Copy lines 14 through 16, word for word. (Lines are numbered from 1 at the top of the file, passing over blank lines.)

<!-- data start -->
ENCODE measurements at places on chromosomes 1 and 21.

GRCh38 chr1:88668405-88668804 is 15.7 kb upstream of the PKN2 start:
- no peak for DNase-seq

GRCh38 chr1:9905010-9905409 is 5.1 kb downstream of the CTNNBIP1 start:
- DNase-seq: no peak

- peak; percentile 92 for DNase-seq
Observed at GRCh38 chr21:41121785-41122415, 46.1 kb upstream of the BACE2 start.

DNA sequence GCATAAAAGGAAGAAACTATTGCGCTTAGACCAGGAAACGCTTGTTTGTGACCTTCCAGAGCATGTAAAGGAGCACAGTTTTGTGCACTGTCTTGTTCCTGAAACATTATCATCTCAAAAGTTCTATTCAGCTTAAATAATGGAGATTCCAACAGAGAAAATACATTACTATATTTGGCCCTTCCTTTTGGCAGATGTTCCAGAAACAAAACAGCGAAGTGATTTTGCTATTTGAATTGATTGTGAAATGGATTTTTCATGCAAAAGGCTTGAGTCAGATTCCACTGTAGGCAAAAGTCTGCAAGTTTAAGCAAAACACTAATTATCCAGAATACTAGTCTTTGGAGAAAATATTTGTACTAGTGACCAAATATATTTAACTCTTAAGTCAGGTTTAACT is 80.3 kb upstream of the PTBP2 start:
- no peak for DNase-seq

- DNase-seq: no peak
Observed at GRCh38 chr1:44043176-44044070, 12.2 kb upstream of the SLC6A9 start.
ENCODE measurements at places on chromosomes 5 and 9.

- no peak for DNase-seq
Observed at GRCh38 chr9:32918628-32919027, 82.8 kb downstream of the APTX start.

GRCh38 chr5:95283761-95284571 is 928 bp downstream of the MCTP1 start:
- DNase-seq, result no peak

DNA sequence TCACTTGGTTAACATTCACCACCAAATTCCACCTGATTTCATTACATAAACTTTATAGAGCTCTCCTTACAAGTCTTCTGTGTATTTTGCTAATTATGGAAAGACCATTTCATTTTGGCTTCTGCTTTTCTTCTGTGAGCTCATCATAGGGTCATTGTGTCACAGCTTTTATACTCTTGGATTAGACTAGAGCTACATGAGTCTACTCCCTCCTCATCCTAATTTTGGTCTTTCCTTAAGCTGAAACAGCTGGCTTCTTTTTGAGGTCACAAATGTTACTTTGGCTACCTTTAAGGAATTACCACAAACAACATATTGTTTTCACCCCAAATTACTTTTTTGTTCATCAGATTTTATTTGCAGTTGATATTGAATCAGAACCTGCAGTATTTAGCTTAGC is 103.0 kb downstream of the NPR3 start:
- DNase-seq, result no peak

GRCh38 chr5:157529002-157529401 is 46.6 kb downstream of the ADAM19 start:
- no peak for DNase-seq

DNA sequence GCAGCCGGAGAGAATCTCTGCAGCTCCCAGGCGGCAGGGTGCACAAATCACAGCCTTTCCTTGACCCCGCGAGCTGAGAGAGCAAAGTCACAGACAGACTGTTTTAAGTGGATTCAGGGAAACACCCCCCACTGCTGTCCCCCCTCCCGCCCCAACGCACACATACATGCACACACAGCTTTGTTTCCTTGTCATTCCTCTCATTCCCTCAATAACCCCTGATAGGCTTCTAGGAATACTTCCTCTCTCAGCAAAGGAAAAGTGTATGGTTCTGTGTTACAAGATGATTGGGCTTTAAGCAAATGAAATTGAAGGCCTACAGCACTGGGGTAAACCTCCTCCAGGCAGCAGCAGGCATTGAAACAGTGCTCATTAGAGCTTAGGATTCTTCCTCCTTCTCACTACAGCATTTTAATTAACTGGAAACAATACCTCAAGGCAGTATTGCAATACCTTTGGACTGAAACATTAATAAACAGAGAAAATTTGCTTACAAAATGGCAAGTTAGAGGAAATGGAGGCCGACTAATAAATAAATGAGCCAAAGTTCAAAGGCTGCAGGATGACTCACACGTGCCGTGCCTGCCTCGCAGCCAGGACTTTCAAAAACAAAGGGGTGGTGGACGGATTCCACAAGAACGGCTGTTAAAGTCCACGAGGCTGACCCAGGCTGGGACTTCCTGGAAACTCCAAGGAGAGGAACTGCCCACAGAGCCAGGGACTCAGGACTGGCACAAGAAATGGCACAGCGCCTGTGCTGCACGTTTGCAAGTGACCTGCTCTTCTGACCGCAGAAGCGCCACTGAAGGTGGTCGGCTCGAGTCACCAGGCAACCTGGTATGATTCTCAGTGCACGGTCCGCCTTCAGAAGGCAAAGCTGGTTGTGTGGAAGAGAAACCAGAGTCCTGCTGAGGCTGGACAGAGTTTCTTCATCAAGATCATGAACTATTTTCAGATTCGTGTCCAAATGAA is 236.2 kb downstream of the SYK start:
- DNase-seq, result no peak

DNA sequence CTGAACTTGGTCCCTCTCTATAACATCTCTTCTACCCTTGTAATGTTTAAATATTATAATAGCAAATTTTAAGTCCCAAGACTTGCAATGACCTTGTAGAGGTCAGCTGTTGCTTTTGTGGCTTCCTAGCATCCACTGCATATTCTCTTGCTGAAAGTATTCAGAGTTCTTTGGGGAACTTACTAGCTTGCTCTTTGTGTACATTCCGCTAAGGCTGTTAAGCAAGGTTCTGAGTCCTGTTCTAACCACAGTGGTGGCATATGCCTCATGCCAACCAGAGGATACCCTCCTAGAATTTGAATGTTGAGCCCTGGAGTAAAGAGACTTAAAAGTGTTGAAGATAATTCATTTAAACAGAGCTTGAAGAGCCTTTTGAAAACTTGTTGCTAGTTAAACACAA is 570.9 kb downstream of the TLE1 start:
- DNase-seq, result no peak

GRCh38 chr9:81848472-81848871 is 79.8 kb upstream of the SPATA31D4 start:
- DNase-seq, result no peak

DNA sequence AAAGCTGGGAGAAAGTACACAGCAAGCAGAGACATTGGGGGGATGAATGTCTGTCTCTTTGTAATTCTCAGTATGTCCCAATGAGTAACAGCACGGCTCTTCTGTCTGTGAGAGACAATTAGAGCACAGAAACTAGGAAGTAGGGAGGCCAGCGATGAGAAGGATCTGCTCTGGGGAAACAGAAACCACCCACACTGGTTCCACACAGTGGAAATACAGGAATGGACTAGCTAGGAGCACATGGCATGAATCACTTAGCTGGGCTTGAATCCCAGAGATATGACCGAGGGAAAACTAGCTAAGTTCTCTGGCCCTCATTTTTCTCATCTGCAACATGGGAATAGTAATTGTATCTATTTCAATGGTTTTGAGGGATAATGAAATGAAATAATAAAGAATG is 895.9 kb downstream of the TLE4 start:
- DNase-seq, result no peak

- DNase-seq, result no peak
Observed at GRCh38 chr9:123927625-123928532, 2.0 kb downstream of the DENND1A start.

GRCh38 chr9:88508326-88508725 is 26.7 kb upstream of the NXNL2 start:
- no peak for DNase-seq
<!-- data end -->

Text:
Observed at GRCh38 chr9:32918628-32919027, 82.8 kb downstream of the APTX start.

GRCh38 chr5:95283761-95284571 is 928 bp downstream of the MCTP1 start:
- DNase-seq, result no peak